Nuke dumps and repositories

The spokesman at the Department of Energy came to loath me.

One of my first beats as a Texas Capitol reporter in 1983 was to cover the debate surrounding DOE plans to bury high-level nuclear waste in a salt dome in Deaf Smith County. The DOE referred to it as a high level nuclear waste repository, but in asking questions about the latest twist or turn, I’d always call it “the dump.” The spokesman without fail, and often with an exasperated tone, would correct me, “It’s not a dump. It’s a scientifically designed facility that can safely serve as a repository for spent nuclear reactor rods.” But would it hold the waste safely for thousands of years? Even with that considered, the folks in Hereford saw economic opportunity.

“If we can put a man on the moon, I’m sure we could bury this radioactive waste safely,” says Wes Fisher, mayor of Hereford, the Deaf Smith County seat. “What bothers folks most is that it’s in the hands of the feds.”

Keep in mind, these were the days when everyone believed nuclear power was the devil’s tool. Nukes would result in the end of time for human civilization. The movie The China Syndrome had opened in 1979 just twelve days before the Three Mile Island nuclear reactor went wild and almost melted down. That was before Chernobyl or Fukushima captured global attention.

The Texas project was put on hold, in part because of widespread environmentalist opposition. If there was not place to store the spent fuel rods, then the expansion of nuclear power would be slowed. Environmentalists also helped block a low-level waste facility in Sierra Blanca, but once private enterprise took over with wheels greased by campaign contributions, the way was paved for a low level facility in Andrews County despite opposition from environmentalists.

Now, in the era of global warming, nuclear power is not looking so evil. And environmentalists are increasingly divided on the hazards of nuclear power against the growing concerns over global warming.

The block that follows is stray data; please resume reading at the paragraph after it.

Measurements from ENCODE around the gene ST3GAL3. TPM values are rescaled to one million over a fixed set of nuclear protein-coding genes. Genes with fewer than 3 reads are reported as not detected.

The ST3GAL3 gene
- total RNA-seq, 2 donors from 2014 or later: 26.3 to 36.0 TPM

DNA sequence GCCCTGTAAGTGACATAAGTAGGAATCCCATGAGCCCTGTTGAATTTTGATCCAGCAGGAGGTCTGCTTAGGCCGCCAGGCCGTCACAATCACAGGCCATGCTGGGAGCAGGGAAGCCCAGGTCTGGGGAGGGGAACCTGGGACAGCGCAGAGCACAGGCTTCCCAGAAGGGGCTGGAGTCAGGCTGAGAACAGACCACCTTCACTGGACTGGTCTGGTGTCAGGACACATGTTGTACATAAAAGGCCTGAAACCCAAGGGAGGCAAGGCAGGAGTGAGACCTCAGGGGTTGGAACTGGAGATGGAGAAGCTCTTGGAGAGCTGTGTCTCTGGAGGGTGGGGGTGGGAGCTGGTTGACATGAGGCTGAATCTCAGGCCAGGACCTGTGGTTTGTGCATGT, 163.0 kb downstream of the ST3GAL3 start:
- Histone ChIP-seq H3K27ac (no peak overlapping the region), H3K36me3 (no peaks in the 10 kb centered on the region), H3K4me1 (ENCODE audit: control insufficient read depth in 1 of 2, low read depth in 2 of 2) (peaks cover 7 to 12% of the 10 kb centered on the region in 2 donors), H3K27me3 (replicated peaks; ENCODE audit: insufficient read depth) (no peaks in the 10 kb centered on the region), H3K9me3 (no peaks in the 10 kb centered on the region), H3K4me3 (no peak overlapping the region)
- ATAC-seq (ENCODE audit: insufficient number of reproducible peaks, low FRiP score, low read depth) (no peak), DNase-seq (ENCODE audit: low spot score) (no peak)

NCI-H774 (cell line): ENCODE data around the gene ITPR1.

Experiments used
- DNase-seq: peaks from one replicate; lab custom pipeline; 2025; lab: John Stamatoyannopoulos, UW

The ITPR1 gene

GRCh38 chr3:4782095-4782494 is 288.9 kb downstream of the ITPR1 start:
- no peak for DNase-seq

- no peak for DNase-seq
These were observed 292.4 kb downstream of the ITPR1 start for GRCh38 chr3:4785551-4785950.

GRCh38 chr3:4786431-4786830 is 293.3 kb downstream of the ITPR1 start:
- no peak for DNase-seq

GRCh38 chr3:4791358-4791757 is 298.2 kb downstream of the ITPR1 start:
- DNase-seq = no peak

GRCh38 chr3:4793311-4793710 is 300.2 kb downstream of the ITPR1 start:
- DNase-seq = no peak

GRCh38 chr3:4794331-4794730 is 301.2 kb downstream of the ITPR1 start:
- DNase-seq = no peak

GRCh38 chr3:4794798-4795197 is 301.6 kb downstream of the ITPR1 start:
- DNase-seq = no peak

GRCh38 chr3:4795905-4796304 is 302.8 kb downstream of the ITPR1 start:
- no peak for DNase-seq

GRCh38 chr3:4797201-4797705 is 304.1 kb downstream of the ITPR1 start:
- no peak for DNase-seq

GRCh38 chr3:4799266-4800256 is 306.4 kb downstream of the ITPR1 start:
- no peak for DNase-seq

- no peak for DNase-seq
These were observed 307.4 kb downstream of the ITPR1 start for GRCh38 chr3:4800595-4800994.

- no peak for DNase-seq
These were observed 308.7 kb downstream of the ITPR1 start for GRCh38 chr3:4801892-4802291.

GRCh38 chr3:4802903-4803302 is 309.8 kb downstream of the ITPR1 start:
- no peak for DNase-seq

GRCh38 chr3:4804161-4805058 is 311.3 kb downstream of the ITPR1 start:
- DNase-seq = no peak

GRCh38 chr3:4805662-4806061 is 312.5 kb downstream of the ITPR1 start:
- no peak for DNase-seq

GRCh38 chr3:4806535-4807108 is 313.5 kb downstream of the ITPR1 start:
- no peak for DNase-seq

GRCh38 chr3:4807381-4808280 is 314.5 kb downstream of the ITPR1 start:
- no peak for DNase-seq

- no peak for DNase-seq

However, it appears that a fossil fuel is standing in the way: Hydraulic fracturing and the natural gas it produces has driven the cost of electricity production so low that nuclear expansion is on hold through most of the country. An expansion of the Comanche Peak nuclear facility in North Texas was suspended last year. Plans for the South Texas Project also have been hitting a bumpy road.

But here it is three decades after I sparred with that DOE spokesman over the words dump versus repository and the nation still has neither. And Gov. Rick Perry and House Speaker Joe Straus are interested once again in putting Texas on the table as the national dumping ground for those spent fuel rods.

“The citizens of Texas — and every other state currently storing radioactive waste — have been betrayed by their federal government,” Perry wrote in a letter reported on in today’s Austin American-Statesman.

Because the expansion of nuclear power is on hold in Texas, the state’s need for a high-level dump is hardly greater today than a year ago. At present, most spent fuel is stored in water-filled pools at reactor sites — 75,000 tons of spent fuel. The Fukushima disaster shows just how dangerous these storage pools are.

But does Texas really want to become the storage facility for the nation? How safe is the transportation of high-level waste to the facility? Is there a danger to the state’s underground water supplies? And ultimately, what is motivating the state’s leaders: need or greed?

Yucca Mountain in Nevada beat out the Deaf Smith site that I covered years ago. The Yucca Mountain dump has not been built now may never be built.

Nuclear power is an energy source that produces waste that is dangerous for 250,000 years. Think about it, that is all of human history from the time of the death of Jesus to now — multiplied by about 125 times. Scientists believe the first homo sapiens walked the land about 250,000 years ago. That’s a lot of time for our trash to be dangerous to us. All the same, nuclear power at the moment may be the answer to buying humanity another 250,000 years as a hedge against global warming.

To paraphrase Dr. Strangelove, perhaps it is time to stop worrying and love the nuclear waste. In the words of General “Buck” Turgidson, “Mr. President, we must not allow a mineshaft gap!”

For today, that’s my look at the world of tomorrow.

R.G. Ratcliffe